There have been several studies with the honeybee (Apis mellifera) examining genome-wide expression patterns associated with division of labour, providing an excellent basis to begin cross-species comparisons. This includes work on both the reproductive division of labour between queens and workers (Barchuk et al. 2007; Grozinger et al. 2007) and division of labour among workers (Whitfield et al. 2003, 2006; Cash et al. 2005).
Using honeybee gene expression data as a source of candidate genes, Toth et al. (2007) performed a comparative genomic analysis by using quantitative real-time PCR (qPCR) to measure brain expression for 32 genes in behaviourally differentiated groups of Polistes metricus wasps. Wasps and bees diverged approximately 100–150 Myr ago (Danforth et al. 2006), and social paper wasps have an independent origin of sociality from honeybees. Paper wasp division of labour is regulated by competition and dominance interactions among reproductively competent adults (Pardi 1948). By contrast, worker–worker division of labour in honeybees involves higher levels of cooperation and pheromone regulation (Winston 1987). Despite these differences in social biology, Toth et al. (2007) found a large overlap in patterns of brain gene expression in honeybees and paper wasps, suggesting strong commonalities in the regulation of different systems of division of labour at the molecular level. However, the same study used genes that were carefully selected based on their known associations with honeybee division of labour; thus, the actual extent of overlap between the two species could not be fairly estimated. For a broader set of genes, what is the extent of overlap across species? A more global analysis of P. metricus brain gene expression is necessary to further test the hypothesis of a genetic toolkit for division of labour in the social insects. We did this using a newly developed microarray platform, whose characterization is also presented here.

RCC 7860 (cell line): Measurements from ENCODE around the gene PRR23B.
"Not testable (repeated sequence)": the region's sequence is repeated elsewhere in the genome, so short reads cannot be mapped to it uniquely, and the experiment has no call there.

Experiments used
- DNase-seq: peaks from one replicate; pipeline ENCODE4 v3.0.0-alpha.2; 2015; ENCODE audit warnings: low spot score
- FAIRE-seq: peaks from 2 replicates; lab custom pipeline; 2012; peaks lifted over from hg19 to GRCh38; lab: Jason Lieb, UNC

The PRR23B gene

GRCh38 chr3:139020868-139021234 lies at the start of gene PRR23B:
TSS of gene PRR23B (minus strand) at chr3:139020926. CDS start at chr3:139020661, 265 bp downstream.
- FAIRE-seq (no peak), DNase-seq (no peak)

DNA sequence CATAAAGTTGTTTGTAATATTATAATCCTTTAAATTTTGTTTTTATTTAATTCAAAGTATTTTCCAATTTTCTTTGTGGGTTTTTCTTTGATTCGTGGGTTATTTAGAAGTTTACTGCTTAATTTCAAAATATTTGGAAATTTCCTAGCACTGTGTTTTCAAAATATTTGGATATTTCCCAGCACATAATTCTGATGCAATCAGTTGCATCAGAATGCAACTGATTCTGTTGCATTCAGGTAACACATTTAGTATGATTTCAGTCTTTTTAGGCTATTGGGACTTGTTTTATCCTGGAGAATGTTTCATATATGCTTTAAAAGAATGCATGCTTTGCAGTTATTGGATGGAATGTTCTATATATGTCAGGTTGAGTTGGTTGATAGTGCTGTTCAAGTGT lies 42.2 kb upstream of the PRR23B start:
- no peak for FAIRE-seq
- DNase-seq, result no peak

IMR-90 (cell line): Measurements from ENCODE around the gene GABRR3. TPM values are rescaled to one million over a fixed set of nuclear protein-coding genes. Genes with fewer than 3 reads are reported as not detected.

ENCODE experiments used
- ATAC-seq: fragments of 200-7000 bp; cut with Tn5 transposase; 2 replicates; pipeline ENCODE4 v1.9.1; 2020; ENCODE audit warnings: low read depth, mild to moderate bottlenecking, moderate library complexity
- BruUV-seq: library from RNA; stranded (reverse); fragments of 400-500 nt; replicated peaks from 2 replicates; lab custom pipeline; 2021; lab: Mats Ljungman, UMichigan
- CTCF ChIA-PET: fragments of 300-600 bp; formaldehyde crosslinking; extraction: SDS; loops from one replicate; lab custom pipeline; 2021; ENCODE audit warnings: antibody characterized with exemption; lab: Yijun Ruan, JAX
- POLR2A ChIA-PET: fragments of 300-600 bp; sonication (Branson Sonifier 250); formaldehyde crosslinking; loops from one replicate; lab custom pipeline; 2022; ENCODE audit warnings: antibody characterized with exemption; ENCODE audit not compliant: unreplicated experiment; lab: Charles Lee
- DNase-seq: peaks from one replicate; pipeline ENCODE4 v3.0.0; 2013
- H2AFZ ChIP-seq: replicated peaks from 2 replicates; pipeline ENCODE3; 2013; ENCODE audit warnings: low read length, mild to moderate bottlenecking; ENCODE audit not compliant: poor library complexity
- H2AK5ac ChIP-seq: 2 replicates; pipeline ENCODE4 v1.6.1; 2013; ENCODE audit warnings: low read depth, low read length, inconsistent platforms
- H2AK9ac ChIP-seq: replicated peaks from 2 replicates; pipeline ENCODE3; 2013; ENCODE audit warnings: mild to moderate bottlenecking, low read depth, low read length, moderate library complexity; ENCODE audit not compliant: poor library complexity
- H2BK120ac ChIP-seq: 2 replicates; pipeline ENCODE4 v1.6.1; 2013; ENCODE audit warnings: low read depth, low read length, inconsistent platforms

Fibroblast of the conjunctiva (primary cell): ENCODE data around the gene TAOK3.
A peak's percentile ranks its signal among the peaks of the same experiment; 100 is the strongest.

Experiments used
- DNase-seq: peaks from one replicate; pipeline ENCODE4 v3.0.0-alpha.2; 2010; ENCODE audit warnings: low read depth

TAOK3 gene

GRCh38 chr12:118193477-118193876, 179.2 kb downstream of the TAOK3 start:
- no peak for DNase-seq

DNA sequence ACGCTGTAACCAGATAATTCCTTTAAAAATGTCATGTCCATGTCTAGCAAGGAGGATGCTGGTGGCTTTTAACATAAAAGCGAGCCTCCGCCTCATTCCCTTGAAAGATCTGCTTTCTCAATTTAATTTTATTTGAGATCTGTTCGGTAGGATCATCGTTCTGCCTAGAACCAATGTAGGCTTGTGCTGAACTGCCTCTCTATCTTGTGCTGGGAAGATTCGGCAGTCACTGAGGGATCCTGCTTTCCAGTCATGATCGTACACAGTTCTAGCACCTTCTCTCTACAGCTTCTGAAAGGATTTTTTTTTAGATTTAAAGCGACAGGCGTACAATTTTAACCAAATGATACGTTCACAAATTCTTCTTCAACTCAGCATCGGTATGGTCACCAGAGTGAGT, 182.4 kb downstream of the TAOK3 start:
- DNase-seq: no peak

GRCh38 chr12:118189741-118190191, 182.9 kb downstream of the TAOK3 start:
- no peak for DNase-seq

2. Material and methods
We collected P. metricus from naturally occurring nests at Allerton Park in Monticello, Illinois, as in Toth et al. (2009). We studied four adult female groups: (i) foundresses, which initiate colonies in the spring. Although P. metricus sometimes cooperate to found nests, we only analysed solitary foundresses; (ii) queens, which are successful foundresses that have reared a set of adult worker offspring. Queens specialize mainly in egg-laying and cease foraging and provisioning brood; (iii) workers, which perform several behaviours that relate to colony growth and maintenance including foraging for food and provisioning brood. We focused on foraging workers by collecting only workers with evidence of wing wear, an indicator of foraging experience (Toth et al. 2009); and (iv) gynes, which are future reproductive females that emerge late in the colony cycle. We collected gynes before they dispersed from their natal nests to overwinter, during which time they generally do not work and are also not actively egg-laying. We collected 12 females from each group and attempted to collect queens, workers and gynes from the same nests whenever possible. Wasps were paint-marked every 3–4 days, so the approximate dates of emergence of workers and gynes were known. Complete information on collection dates and ages of wasps is in table S1 of the electronic supplementary material. All wasps were freeze-killed by collecting onto dry ice and stored at −80°C. Brains were dissected from frozen specimens as described in Toth et al. (2007).